By Mike Lynch
Adirondack guide Joan Collins was driving on the state highway through Newcomb a couple of years ago when she noticed a black bear crossing the road. “It had patches of hair that were just hanging (off of it),” she recalled.
A naturalist, Collins said the bear appeared to have mange, a skin disease that is caused by microscopic mites that dig into the skin and lay eggs—and that appears to be on the rise in the Northeast.
Collins said she’s seen a few cases of mange in recent years after never seeing it before on bears. She said some of the animals have visited her property in Long Lake, and she finds the condition troubling.
“Mange is an absolutely horrible condition,” she said. “It (causes) a slow death. Their hair falls out … . They basically starve to death. It’s awful to see. They just become skin and bones.”
Bears and other mammals that have mange lose their hair because the mites cause the animals to itch the infected area. As a result, bears will scratch themselves to the point that they cause themselves to lose hair.
In some cases, bears will starve to death because they are spending all their time scratching the mites instead of searching for food.
The disease hits bears especially hard in the winter when they are hibernating. In some cases, the mites will wake the animals. The bears sometimes then leave their dens in search of food, unable to find any natural sources because there is no vegetation. In these cases, they can die of starvation or become hypothermic. Bears with 90 percent hair loss have been documented in the Adirondacks.
Complications also arise from the loss of hair and cuts caused by the intense scratching. With severe cases, bears get infections in their wounds.
Bears have a better chance of surviving mange in the summer, when it’s warmer and more natural food is available.
State Department of Environmental Conservation wildlife biologist Steve Heerkens has encountered bears that have lost most of their hair and have no fat or muscle. “I have seen bears that have died from mange, that if you looked at it quick, it doesn’t look like a bear at all.”
In recent years, the number of black bears with mange appears to be on the rise in several Northeastern states, including New York and Pennsylvania, according to the DEC. As a result, wildlife biologists throughout the Northeast are monitoring the situation more closely, and searching for potential treatment options.
Krysten L. Schuler, a wildlife disease ecologist with Cornell University’s Animal Health Diagnostic Center, has been working with state officials in Pennsylvania and New York to document and study mange cases in black bears. Schuler gets reports about mange from the DEC and the public, including trail camera images.
Schuler said there are three bear populations in New York State where individuals have mange: Adirondacks, Catskills, and western New York. The bears in the western part of the state appear to have gotten mange from bears in Pennsylvania. The Adirondack and Catskill populations seem to have gotten it locally, perhaps from other mammals.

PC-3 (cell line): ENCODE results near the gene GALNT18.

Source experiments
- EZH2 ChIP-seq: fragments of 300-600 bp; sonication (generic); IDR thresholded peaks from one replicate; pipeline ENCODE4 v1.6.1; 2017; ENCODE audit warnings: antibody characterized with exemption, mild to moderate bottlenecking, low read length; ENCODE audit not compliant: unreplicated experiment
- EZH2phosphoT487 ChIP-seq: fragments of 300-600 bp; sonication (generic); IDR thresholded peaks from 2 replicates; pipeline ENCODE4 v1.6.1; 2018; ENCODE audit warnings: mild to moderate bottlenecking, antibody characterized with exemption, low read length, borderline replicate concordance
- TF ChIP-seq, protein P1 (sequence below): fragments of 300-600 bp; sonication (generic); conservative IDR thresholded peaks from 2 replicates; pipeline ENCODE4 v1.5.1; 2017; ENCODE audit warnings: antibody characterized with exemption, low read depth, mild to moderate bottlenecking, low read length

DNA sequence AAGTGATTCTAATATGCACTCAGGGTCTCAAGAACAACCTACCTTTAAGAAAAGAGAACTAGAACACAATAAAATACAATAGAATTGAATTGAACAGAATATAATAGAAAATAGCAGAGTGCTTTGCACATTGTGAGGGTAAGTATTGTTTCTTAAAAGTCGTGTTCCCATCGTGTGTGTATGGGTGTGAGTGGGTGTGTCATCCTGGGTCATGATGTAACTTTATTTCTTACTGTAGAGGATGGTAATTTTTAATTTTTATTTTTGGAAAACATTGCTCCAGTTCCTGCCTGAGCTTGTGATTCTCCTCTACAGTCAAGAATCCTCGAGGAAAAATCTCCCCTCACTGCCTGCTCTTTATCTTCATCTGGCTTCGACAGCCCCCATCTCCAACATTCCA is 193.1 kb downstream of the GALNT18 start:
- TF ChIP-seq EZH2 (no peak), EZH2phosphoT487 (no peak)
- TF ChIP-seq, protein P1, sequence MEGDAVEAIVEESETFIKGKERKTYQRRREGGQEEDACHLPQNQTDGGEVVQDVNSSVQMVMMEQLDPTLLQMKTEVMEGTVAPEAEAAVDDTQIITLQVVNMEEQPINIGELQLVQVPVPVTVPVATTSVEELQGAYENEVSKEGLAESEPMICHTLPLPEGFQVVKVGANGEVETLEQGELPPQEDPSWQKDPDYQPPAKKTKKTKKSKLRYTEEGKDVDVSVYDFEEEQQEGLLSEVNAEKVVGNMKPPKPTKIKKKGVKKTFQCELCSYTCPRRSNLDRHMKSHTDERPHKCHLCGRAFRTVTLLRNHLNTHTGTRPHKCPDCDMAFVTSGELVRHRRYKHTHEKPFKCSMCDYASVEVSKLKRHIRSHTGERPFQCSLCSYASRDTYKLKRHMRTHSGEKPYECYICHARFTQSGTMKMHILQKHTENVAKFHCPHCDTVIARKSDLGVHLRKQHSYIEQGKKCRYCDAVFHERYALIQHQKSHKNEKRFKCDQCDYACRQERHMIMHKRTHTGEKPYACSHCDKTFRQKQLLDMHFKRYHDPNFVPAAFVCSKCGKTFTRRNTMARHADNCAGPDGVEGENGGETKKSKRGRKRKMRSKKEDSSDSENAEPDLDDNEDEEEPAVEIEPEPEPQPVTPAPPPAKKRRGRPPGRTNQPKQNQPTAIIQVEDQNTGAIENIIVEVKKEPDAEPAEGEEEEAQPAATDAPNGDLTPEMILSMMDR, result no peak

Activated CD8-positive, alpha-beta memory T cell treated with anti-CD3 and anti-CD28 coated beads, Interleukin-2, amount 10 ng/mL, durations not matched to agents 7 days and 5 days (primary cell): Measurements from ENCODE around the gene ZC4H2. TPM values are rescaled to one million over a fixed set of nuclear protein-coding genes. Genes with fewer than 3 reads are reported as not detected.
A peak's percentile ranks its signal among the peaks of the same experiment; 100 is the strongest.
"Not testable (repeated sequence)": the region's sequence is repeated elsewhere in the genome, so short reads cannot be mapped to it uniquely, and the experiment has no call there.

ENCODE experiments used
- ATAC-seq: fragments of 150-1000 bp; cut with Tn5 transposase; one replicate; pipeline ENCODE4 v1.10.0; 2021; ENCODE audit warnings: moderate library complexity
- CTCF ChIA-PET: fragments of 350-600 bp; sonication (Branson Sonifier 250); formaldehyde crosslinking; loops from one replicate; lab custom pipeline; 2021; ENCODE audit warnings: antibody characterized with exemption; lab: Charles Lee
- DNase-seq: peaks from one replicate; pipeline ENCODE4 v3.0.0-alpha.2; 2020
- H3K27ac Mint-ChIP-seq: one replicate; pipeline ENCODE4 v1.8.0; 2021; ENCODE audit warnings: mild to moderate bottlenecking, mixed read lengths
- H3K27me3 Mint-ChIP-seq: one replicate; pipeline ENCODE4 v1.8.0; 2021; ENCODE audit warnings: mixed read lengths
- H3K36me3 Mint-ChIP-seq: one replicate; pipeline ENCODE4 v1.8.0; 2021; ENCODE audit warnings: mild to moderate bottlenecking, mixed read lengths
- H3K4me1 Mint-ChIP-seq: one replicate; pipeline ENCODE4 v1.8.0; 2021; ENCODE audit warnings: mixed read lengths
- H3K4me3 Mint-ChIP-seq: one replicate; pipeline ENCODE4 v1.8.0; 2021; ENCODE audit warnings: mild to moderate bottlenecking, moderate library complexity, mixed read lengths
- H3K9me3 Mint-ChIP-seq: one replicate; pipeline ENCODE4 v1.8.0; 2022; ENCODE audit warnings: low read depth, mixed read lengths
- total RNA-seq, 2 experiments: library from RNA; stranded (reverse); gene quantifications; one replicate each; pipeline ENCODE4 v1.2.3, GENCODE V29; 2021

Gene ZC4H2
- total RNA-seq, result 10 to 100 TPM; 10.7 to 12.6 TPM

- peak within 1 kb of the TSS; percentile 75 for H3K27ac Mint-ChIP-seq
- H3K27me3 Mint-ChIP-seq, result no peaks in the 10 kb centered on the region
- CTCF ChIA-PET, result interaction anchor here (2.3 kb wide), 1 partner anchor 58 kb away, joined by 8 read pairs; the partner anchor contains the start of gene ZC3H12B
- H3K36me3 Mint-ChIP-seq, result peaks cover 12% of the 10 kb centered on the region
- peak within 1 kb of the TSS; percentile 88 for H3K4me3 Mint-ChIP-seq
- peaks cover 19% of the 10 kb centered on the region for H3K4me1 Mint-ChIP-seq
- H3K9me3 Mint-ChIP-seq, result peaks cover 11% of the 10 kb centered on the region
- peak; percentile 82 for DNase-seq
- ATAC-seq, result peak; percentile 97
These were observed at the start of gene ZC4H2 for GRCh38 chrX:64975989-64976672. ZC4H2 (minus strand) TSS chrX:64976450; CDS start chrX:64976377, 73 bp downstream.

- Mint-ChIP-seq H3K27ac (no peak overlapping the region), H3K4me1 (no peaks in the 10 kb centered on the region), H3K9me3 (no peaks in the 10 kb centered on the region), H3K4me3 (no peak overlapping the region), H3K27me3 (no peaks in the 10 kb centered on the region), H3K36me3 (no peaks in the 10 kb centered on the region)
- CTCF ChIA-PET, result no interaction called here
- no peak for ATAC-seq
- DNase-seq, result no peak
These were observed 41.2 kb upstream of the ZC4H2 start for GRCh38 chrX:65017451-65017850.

Heerkens said bears are likely getting the mites from red foxes and coyotes and other bears because they share the same natural and developed habitats. “They are visiting the same dumpsters,” he said. “They are visiting the same campgrounds.”
Schuler said the disease was originally introduced to wild populations from domestic animals more than a century ago. Now more than 100 species of animals have it worldwide. In the Adirondacks, it first started becoming more common 10 to 12 years ago, said DEC spokesman Dave Winchell.
Winchell said mange cases don’t appear to be having a major impact on the bear population, which is estimated to be 3,500 to 5,000 in the Adirondacks. “Mange is not always fatal and has not caused any major population declines,” he said in an email. “However, as symptoms worsen, bears tend to be more conspicuous.”
Winchell noted infected bears may become more active during daylight hours, and seek food from garbages, bird feeders, livestock (mostly chickens), and livestock grain.
Heerkens works on the western side of the Adirondacks, inside and outside of the park. He said he first encountered mange in the early 2000s in the town of Western, just outside the southwestern corner of the park. He didn’t see it again until 2010, when he encountered it in the town of Salisbury, on the southwestern edge of the park. But since 2010, he said it’s really been on his radar. In recent years, he’s seen cases in Herkimer, Hamilton and St. Lawrence counties. “It’s not huge numbers but … everybody deals with a couple of mange cases every year,” Heerkens said. “Some years it seems to be worse than others.”
Wendy Hall, a wildlife rehabilitator at Adirondack Wildlife Refuge in Wilmington, said she has rehabbed about eight bears for mange in recent years. She is currently working with four cubs that have the condition. Over the years, the bears have come from Hamilton, Essex and Warren counties. Hall said the animals are put in isolation and given an anti-parasitic medication for the mites. If they have infections, they are given antibiotics.
In general, scientists say that it’s really hard to estimate exactly how many bears in the Adirondacks have mange because the animals live in the wild and may never come in contact with humans, especially those that live in remote areas.
DEC isn’t exploring treatment options for the animals in the wild, Heerkens said, and the strategy for the near future is just to document the cases.
“I suppose if the number infected animals jumped five-fold or started to really jump from year to year to year, there would be questions to ask,” he said, “but at this point I’m not aware of any effective treatment on a landscape level that you can do for these things.”
Mange, rabies and other transmitted diseases indicate over population.
Mother Natures’ way of thinning the herd.